But things never go smoothly, do they? A few days later as I followed the progress of repairs, word came that my father passed away. One of the details that had been circling my mind during this period was the certainty of Dad’s imminent death and the looming necessity of having a car that would get us to his funeral services with a minimum of fuss, and now here we were with a severely damaged Aerostar in the shop for the duration. I called the insurance company: was it acceptable to take the Buick on an extended trip out of state? It was. We made the long trip from Washington and the Blue Mountains of Oregon through a bleak midwinter of Idaho snow and ice back home to the Rockies and truth be told, I was glad to have a FWD car in those conditions. And somehow it seemed appropriate that we were driving a Buick.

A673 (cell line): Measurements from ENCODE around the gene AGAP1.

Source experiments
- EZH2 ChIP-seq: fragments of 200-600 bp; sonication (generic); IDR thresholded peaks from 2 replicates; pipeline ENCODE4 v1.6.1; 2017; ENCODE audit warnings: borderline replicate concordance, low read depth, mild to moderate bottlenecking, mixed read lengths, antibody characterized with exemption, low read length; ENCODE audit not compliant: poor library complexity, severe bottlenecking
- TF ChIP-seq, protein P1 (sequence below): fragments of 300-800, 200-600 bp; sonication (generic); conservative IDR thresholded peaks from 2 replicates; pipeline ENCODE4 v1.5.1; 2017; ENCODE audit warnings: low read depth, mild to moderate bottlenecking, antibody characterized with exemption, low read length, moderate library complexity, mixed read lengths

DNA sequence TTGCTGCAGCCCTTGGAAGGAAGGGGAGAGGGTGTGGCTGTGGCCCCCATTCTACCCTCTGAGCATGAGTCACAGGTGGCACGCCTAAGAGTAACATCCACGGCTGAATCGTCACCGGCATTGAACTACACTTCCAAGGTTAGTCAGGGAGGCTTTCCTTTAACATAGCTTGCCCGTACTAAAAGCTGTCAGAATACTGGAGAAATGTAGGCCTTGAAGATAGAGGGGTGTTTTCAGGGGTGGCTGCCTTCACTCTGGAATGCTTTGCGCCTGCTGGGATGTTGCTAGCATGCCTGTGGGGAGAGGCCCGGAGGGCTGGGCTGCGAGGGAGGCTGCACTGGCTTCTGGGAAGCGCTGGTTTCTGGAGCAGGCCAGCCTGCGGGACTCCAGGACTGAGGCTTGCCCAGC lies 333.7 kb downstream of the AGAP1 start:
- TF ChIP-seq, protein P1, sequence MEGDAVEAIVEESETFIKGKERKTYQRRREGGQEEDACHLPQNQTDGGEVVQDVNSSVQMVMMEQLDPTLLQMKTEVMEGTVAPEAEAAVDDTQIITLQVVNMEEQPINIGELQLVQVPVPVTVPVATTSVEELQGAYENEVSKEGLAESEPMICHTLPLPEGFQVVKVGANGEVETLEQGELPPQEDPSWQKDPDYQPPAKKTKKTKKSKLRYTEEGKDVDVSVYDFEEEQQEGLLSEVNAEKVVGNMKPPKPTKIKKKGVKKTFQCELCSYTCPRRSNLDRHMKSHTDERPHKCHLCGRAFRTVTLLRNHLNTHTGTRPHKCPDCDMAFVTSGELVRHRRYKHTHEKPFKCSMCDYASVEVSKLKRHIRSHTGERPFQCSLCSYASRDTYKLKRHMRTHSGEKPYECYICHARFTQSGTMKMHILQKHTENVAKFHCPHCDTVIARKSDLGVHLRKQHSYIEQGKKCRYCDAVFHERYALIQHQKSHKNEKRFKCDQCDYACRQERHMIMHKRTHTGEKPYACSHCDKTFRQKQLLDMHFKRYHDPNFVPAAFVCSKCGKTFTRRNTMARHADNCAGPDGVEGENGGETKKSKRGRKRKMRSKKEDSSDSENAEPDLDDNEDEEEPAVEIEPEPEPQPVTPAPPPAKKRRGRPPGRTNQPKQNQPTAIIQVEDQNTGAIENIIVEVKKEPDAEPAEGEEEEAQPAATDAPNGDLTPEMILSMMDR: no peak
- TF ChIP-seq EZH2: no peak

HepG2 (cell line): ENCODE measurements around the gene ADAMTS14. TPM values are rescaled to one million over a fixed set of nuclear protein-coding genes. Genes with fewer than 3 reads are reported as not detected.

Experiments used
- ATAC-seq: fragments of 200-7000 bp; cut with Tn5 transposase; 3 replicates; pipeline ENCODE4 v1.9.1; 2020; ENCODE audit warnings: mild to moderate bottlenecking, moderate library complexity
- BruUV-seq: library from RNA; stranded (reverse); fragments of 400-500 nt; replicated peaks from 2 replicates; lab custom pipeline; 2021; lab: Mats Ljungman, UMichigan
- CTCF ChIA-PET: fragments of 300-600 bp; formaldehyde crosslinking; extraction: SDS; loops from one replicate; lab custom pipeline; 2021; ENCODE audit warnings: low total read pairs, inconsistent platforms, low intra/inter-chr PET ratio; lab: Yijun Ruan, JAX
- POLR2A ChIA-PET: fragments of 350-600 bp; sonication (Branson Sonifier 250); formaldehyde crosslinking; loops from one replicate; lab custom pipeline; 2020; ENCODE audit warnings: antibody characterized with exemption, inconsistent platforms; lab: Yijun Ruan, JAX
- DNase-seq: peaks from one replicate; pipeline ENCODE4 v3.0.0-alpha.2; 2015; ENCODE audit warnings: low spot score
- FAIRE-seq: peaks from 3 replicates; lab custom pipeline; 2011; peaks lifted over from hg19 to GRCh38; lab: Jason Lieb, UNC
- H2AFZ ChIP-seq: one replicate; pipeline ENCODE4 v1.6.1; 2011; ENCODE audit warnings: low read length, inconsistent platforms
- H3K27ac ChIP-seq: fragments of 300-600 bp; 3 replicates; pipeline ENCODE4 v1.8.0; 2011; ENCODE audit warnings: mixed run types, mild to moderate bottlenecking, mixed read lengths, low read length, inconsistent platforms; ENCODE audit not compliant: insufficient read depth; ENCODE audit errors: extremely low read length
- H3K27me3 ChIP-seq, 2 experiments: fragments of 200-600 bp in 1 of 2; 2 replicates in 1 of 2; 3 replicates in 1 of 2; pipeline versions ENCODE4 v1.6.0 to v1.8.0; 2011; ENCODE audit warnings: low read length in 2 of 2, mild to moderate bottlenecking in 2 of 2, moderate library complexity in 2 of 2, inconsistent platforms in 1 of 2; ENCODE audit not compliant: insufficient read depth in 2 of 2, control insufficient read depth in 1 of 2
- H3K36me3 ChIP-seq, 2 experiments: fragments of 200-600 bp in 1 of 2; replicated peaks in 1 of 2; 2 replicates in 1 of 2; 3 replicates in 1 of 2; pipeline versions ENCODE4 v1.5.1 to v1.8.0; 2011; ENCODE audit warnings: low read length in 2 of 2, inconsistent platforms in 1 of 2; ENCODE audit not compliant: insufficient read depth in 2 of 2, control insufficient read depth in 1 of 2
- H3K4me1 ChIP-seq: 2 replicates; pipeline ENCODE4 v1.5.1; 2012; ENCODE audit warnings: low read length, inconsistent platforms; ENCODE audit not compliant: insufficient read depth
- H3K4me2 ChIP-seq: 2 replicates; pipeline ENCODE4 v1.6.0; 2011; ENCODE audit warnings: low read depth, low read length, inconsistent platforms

The long drive gave me occasion to reflect on my father life. In some respects his story was Capra-esque; there were elements of George Bailey from It’s a Wonderful Life in his long history. Not only did he assist in the running of a Building and Loan, but his father had died when Dad was only twenty-four and recently engaged to be married. He promised his father on his deathbed that he would care for his younger brother and sisters and was true to his word. He took over the family ranch, which dashed any dreams of going to college. Instead, he provided the means for his siblings to attend, his younger brother earning a Masters Degree, his sister rising all the way to Dean of the College of Child Development at USU. Later in life, aside from helping initiate the aforementioned Savings and Loan, he became a real estate broker and had just established a real estate company with his brother when he watched him die when struck by a car while crossing the street. By some terrible twist of fate as a teen he’d watched his youngest brother die when his horse fell on top of him. Add to that the deaths of his parents at relatively young ages, an older sister, and three of his children. My father was not unacquainted with grief.